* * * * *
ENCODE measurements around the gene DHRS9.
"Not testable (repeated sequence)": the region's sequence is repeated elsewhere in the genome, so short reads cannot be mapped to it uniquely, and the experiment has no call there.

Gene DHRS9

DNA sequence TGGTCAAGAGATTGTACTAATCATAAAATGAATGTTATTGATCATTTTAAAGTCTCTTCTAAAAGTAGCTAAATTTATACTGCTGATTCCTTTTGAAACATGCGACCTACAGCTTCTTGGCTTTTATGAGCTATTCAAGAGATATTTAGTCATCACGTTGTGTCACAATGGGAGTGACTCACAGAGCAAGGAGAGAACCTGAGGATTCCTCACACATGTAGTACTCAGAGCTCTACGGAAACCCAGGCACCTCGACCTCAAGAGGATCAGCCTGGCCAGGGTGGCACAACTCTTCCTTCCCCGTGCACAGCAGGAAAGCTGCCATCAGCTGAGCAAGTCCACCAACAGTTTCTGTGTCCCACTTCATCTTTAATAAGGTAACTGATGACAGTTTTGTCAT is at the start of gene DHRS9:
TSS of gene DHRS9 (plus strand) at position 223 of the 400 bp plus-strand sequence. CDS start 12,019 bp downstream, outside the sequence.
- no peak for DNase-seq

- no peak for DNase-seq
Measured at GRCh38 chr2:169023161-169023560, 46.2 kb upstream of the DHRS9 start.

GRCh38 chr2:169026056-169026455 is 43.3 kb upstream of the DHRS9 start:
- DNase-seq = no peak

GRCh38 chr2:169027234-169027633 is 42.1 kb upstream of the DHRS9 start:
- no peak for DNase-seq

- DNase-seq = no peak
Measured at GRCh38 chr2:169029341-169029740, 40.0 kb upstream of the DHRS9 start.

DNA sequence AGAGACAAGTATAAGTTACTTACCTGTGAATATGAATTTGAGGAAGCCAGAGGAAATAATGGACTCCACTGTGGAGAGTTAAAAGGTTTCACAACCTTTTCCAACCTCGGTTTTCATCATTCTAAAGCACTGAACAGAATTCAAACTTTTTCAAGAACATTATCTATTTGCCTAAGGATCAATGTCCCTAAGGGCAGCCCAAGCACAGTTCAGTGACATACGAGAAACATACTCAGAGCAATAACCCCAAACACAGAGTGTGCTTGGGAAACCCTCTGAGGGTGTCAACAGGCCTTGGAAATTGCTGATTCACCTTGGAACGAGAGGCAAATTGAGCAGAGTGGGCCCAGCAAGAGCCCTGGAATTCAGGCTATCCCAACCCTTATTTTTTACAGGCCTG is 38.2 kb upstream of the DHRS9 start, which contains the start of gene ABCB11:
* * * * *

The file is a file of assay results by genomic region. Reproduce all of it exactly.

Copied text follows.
ENCODE measurements around the gene DHRS9.
"Not testable (repeated sequence)": the region's sequence is repeated elsewhere in the genome, so short reads cannot be mapped to it uniquely, and the experiment has no call there.

Gene DHRS9

DNA sequence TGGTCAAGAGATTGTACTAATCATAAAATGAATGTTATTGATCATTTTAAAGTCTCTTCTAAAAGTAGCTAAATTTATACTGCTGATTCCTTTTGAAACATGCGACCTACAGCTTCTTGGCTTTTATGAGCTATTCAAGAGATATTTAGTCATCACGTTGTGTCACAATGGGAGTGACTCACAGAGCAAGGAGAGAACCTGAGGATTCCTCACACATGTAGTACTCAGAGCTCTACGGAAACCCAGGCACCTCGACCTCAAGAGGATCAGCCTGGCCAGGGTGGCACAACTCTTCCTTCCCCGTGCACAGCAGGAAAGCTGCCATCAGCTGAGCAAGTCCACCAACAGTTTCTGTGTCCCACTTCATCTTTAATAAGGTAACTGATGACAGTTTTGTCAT is at the start of gene DHRS9:
TSS of gene DHRS9 (plus strand) at position 223 of the 400 bp plus-strand sequence. CDS start 12,019 bp downstream, outside the sequence.
- no peak for DNase-seq

- no peak for DNase-seq
Measured at GRCh38 chr2:169023161-169023560, 46.2 kb upstream of the DHRS9 start.

GRCh38 chr2:169026056-169026455 is 43.3 kb upstream of the DHRS9 start:
- DNase-seq = no peak

GRCh38 chr2:169027234-169027633 is 42.1 kb upstream of the DHRS9 start:
- no peak for DNase-seq

- DNase-seq = no peak
Measured at GRCh38 chr2:169029341-169029740, 40.0 kb upstream of the DHRS9 start.

DNA sequence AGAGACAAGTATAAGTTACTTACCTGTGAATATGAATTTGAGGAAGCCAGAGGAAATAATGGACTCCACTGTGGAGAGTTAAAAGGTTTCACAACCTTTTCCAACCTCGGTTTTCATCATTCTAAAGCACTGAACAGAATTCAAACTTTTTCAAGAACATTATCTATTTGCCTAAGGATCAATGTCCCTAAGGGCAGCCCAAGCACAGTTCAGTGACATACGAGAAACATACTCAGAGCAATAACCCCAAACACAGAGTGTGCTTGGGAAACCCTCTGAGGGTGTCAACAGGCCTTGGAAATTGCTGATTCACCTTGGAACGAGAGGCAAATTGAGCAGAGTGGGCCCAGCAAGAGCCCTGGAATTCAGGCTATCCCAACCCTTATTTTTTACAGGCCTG is 38.2 kb upstream of the DHRS9 start, which contains the start of gene ABCB11: